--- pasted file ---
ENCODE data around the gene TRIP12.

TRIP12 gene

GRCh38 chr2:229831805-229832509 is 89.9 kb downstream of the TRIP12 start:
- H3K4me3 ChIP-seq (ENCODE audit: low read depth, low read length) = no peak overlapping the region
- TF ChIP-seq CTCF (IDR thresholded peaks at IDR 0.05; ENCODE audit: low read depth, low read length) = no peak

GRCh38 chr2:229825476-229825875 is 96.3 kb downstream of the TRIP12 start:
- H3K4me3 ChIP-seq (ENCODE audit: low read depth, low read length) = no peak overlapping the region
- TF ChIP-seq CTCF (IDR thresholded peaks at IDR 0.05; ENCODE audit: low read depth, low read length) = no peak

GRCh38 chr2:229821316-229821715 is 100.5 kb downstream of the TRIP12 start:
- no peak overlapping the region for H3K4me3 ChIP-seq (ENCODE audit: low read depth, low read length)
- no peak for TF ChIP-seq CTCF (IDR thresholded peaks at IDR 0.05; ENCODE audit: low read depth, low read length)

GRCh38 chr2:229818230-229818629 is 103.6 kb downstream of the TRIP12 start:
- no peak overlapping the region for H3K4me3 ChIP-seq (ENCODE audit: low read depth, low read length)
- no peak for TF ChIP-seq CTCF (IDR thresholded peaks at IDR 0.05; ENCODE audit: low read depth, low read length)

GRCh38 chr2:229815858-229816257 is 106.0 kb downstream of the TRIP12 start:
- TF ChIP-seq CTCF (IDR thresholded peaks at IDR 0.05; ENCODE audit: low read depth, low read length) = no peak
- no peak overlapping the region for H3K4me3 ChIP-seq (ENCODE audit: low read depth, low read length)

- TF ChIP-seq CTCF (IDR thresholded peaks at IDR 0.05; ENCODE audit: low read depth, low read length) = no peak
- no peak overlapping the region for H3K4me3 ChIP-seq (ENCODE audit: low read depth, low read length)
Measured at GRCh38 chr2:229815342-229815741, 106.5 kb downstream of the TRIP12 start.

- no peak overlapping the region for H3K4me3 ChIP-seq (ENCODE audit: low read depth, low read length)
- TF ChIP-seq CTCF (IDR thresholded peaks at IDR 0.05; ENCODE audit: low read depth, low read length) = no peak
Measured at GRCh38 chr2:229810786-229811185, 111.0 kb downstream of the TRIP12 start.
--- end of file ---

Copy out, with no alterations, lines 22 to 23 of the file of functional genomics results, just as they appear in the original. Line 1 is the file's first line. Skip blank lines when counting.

- TF ChIP-seq CTCF (IDR thresholded peaks at IDR 0.05; ENCODE audit: low read depth, low read length) = no peak
Measured at GRCh38 chr2:229810786-229811185, 111.0 kb downstream of the TRIP12 start.